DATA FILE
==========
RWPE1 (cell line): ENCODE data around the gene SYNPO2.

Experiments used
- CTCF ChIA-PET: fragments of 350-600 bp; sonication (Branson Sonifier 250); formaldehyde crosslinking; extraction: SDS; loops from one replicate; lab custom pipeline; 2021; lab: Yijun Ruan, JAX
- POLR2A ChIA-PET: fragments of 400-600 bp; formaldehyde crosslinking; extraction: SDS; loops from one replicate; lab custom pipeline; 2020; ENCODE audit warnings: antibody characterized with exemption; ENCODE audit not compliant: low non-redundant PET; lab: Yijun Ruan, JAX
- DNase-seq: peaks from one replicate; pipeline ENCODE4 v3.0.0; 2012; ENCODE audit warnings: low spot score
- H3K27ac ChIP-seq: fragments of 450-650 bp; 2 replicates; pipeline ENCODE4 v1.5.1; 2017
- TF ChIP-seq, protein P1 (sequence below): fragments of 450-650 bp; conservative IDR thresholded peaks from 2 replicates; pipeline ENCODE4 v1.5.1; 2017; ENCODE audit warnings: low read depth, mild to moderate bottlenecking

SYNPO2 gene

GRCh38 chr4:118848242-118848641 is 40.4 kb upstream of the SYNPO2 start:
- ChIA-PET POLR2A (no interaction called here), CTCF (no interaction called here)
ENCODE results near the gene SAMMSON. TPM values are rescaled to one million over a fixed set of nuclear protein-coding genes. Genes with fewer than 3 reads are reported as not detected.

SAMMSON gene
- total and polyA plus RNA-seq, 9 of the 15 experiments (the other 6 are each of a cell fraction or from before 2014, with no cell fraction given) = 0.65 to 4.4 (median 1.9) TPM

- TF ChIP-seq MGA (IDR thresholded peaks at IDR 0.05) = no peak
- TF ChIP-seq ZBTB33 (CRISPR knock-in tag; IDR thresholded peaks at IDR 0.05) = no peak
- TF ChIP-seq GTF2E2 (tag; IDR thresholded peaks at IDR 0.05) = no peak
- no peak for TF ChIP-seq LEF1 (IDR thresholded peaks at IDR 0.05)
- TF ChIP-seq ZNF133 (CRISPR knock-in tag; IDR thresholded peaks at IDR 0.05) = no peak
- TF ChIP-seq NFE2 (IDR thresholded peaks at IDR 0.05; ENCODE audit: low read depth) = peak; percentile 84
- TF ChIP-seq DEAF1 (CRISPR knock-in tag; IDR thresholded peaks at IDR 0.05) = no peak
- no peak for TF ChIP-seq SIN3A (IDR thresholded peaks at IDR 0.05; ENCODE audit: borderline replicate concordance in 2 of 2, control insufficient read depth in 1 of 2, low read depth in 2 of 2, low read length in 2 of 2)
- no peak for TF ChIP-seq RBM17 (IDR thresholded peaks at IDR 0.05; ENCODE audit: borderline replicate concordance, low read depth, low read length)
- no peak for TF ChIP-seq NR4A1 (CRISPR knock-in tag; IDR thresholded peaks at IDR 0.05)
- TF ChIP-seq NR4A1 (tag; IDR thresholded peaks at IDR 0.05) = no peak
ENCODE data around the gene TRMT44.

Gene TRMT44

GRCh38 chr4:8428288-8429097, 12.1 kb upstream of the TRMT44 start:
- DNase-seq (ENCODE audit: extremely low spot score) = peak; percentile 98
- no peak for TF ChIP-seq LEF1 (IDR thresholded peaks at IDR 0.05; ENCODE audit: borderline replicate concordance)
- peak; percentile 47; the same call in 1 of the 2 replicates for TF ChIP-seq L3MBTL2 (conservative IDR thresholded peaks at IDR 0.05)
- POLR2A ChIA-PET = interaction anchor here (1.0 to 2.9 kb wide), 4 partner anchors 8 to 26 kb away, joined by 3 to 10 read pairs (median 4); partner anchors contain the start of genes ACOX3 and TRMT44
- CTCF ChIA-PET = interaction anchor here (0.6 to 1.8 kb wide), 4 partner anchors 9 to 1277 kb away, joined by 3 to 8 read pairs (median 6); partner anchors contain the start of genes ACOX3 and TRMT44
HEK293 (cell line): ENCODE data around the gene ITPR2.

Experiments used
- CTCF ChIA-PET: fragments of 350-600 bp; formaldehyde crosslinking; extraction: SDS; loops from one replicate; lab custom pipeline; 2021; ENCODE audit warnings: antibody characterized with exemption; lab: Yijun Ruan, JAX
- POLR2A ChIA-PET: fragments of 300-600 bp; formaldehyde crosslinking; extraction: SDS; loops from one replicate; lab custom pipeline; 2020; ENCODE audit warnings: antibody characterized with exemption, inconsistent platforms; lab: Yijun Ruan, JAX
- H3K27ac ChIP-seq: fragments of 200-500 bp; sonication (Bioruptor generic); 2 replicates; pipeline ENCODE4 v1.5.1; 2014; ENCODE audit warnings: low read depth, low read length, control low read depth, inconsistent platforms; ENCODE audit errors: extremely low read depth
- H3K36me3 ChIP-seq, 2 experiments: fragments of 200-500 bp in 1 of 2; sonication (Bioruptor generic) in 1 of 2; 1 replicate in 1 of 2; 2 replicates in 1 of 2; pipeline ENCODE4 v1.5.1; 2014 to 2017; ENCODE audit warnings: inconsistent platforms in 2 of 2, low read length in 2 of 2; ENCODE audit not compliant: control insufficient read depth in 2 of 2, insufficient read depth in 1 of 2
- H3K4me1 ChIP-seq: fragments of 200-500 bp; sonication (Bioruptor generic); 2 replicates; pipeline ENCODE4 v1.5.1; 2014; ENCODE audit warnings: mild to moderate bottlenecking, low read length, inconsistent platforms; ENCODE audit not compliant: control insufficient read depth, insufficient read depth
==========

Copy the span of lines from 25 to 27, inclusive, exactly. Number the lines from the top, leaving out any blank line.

ENCODE data around the gene TRMT44.

Gene TRMT44

GRCh38 chr4:8428288-8429097, 12.1 kb upstream of the TRMT44 start: